The Weird Dreams Edition [Mollie's Monday Obsessions v.89]
A trendy topic right now is the increase in WEIRD DREAMS during this COVID lockdown.
What better day than 4/20 to address the trippy nature of what occurs for many as an increase in the number of “weird dreams”?
So for those of you who have missed it, this is a snapshot of what is circulating online: “At least five research teams at institutions across multiple countries are collecting examples...one of their findings so far is that pandemic dreams are being colored by stress, isolation, and changes in sleep patterns—a swirl of negative emotions that set them apart from typical dreaming.” -National Geographic
Ironically, Blake literally has Christopher Nolan’s, Inception on in the background as I write this, and I just heard this,
“You musn't be afraid to dream a little bigger darling.”
I think this applies to what seems to be occurring for many...don’t be afraid to dream a little more than usual...however, I would take it as a sign that it’s essential to improve our sleep timing consistency and up-level our destressing practices.
“For those experiencing coronavirus nightmares, there is growing evidence that so-called “dream mastery techniques” can alleviate their suffering.When Barrett works with patients on “scripting” their own dreams, she often asks how they want the nightmare to be different. After a patient figures out their dream’s new direction, they can write it down and rehearse it before bed. These scripts range from more mundane solutions, like fighting off attackers, to more “dreamlike” scenarios, such as shrinking the attacker down to the size of an ant.
For those seeking to wrest some control over bad dreams, focusing on the “bizarre” may help, says Ruby, the researcher from Lyon. “Changing the context—the laws of physics and so on—may change the perspective [and] propose another angle, a shift in the understanding which may help to change or play down emotion.”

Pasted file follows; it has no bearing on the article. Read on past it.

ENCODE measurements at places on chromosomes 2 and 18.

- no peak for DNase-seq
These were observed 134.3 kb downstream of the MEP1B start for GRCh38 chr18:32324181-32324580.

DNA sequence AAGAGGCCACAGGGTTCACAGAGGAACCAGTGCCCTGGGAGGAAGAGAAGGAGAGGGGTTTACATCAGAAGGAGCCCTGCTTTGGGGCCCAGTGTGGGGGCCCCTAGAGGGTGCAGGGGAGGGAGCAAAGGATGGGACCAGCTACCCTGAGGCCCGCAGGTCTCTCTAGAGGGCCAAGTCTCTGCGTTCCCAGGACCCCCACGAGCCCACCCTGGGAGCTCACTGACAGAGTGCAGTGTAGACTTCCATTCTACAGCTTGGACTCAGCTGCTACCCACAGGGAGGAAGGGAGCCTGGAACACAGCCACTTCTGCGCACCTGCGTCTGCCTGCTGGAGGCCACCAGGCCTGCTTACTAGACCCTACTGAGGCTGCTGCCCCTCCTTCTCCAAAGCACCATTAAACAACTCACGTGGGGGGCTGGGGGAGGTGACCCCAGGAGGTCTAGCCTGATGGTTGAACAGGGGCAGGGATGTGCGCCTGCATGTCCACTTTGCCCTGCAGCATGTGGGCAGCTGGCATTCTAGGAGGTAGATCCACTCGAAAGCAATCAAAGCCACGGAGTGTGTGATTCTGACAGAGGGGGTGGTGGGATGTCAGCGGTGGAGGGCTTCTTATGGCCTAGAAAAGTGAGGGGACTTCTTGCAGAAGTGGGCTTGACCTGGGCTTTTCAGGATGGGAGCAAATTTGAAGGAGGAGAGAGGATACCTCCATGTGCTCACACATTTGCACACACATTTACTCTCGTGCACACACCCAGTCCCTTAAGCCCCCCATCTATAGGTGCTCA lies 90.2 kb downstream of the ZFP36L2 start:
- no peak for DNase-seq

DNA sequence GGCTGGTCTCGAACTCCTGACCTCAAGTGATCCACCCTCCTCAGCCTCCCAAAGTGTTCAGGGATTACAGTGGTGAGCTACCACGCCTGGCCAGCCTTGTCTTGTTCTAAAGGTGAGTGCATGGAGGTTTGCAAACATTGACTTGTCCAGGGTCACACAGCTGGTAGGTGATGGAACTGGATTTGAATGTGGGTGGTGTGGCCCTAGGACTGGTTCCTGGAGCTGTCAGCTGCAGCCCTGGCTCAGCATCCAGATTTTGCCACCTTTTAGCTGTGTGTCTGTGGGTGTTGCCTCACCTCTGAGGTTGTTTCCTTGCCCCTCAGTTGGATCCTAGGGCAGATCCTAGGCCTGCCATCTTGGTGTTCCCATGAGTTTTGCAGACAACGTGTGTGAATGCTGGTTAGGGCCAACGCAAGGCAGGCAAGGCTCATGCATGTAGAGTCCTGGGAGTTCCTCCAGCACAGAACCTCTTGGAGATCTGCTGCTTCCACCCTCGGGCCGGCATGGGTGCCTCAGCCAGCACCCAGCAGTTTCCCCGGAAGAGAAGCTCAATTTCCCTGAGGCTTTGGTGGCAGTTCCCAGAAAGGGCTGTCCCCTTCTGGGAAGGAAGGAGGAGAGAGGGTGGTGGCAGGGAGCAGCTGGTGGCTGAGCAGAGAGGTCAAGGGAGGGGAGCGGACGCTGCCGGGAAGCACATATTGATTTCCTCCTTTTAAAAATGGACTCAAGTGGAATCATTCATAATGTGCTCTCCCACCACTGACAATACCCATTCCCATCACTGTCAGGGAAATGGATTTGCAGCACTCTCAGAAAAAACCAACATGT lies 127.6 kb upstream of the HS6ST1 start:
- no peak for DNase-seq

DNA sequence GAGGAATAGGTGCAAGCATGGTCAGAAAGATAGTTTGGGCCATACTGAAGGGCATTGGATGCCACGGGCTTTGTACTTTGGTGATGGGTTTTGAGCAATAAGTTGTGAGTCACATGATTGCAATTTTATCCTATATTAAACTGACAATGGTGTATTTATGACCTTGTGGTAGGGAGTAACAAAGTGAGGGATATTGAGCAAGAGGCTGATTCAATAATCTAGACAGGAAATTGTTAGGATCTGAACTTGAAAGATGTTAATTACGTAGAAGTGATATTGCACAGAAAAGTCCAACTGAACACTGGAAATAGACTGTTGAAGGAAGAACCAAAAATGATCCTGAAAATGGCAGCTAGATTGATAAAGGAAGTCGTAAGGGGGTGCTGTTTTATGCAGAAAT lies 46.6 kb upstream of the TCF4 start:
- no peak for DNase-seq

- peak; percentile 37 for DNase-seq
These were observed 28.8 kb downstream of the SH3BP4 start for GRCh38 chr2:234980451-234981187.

Reduce stress. How you spend your time right before bed can impact your dreams once you fall asleep, Stahl says. So try to refrain from activities that might make you anxious or get your mind racing, like watching a scary movie or reading the news. To get better sleep overall, you may also want to incorporate stress-management strategies like journaling, regular exercise, meditation, or talking with a therapist.
Relaxation techniques. If a disturbing dream does wake you in the middle of the night, it can be difficult to fall back asleep. "After an unsettling dream, relaxing, deep breathing, focusing on reducing your heart rate, and avoiding rumination about the dream are beneficial," Stahl says. You could also try occupying your mind with something else, like reading a book, until you start to feel drowsy again.
Try dream rehearsal. A method known as "dream rehearsal" is another way to help manage or prevent strange dreams from wrecking your sleep, Dimitriu says. This process involves writing down the story of the bad dream and then describing an alternative or happier ending, which can "Set the intention to have a dream end in a positive way, just before bed," Dimitru says.
Stick to a sleep routine. Having good sleep hygiene can help you sleep better, Dasgupta says, and potentially avoid bad dreams. This means that you should aim to fall asleep and wake up around the same time every day, which can help regulate your circadian rhythms and avoid over-sleeping or sleep deprivation.
Resource: Article, 6 Factors That Determine Whether or Not You Remember Your Dreams Fun findings like your sex, age, and total sleep duration (among other things!) have a say in whether you’re more likely to remember your dreams or not. *Don’t forget that there are also drugs that repress your REM state, like some anti-anxiety medications.